This approach allows successive and dramatic improvement. The rapid evolution of computer technology is an example.

This approach is essential to achieving, maintaining, and improving product quality. An example is the maintenance of quality through process control.

This approach addresses novel problems and objectives. The redesign of the automotive engine to emphasize emission control and fuel efficiency is an example.

This approach is an ongoing and longterm process. To compete successfully in the global marketplace requires a continuous supply of highvalueadded products. Our nation must, therefore, emphasize high technology, which is intensively quantitative, from planning to design to production. There is no serious challenge to the validity or the success of this approach, nor to the requirement for a strong technology base, which this strategy implies.
The many changes in worldwide political structures, such as the coming economic unification of western Europe, the growing economic power of the nations of the Pacific rim, and the changing trade patterns and decrease in military tensions in central Europe, have led to a vision of a new world order. We can expect increasing economic competition among nations, and that this competition will be increasingly important. These changes only serve to emphasize the invariance of the central fact that leadership in advanced technology and the maintenance of a strong technology base are essential to the continued strength and competitive position of our nation. One competitive advantage of the
United States is its world leadership in the theory and application of computing. The importance of this fact to economic competitiveness is illustrated throughout this report. Further advantages of the United States are its position in basic research and its strong university system. The mathematical sciences are an especially strong component of U.S. science. These strengths must be preserved, and they must be brought to bear on problems of competitiveness, if this country is to maintain its position into the next century.
The central conclusion of this report is that the mathematical sciences are vital to economic competitiveness and that they are a critical, generic, and enabling technology. This conclusion is examined from three points of view. In chapter 2, key industries are examined from the point of view of their competitive positions, their dependence on advanced technology, and the role that the mathematical sciences have played in support of advanced technology. The industries selected are not exceptional, and the same points could have been made through the examination of a number of different industries. Chapter 3 considers key economic functions and activities; 11 steps in the product cycle are examined in some detail for their mathematical components. These steps cover the entire product cycle, from economic planning for new products to maintenance and repair of the manufactured goods. Case studies illustrate the mathematical contributions found in the entire product cycle. In chapter 4 the mathematical sciences technology base for economic competitiveness is considered, and the role of mathematics in technology transfer and education is discussed.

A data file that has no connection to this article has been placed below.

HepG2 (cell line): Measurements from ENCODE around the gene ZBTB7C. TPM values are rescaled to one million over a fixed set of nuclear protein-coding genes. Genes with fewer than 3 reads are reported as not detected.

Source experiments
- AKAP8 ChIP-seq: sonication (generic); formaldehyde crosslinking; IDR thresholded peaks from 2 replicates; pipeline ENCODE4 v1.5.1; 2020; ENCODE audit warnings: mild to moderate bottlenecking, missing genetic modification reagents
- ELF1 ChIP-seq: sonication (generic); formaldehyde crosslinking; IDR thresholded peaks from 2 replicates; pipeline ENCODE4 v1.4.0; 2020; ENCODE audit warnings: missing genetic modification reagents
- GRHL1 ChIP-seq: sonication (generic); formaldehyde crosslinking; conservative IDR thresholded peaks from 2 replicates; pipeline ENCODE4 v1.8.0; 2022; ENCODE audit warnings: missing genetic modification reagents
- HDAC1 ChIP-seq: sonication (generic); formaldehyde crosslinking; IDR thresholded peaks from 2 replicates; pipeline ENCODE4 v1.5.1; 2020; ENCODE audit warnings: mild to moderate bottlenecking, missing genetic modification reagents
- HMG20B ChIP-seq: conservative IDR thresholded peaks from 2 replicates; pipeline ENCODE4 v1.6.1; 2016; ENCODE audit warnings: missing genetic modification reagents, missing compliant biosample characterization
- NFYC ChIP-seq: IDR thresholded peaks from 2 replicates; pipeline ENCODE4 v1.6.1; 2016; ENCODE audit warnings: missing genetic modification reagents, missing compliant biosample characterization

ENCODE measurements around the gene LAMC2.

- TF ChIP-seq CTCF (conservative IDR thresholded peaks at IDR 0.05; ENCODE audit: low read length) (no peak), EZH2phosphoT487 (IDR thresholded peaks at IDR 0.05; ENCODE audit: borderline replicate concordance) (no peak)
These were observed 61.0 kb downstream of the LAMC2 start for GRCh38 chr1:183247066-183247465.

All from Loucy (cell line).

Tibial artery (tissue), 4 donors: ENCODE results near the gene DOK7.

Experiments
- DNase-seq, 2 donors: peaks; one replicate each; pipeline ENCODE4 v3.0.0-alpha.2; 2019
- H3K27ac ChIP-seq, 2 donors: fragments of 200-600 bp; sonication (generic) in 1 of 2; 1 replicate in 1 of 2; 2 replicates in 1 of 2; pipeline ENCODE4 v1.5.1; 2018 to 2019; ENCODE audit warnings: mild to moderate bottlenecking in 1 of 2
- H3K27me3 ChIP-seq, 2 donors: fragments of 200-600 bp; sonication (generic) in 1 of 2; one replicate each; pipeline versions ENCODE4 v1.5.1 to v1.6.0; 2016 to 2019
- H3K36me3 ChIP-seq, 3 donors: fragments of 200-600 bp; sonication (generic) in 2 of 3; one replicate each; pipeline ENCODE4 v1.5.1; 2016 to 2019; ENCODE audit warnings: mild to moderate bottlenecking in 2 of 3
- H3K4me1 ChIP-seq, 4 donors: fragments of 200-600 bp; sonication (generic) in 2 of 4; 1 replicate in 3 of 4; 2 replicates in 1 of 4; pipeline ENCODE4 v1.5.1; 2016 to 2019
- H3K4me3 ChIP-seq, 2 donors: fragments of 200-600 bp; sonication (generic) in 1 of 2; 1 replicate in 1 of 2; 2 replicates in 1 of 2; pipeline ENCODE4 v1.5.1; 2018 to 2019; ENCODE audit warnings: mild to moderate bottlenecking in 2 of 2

The uses of mathematics described in this report generally involved the creation of new mathematics, a proof of principle, or an initial reduction of a mathematical result to practice. All three of these activities are legitimate mathematical research issues. In almost every case, these applications raise new mathematical issues, which, the board believes, is the reason they were carried out by mathematicians, rather than by scientists or engineers from other fields.
Industrial mathematics is defined in this report as applicable mathematics that is used in an industrial context. Its value to a final product or service varies from one context to another but in general can be categorized as helpful, enabling, or critical. The board does not attempt to determine which of the examples cited in this report fall into each
of these three categories.
This report discusses representative selections of the many mathematical areas that have been used to develop advanced technology and and thus have contributed to improving U.S. economic competitiveness. This discussion cannot be complete for a simple reason: most of mathematics would then be included, either directly or indirectly.
The major findings and recommendations of this report are summarized in chapter 5. The report concludes with a list of references and two appendices, one with a list of pertinent governmental, industrial and academic policy studies, the other with studies conducted by the mathematical sciences community over the past 8 years.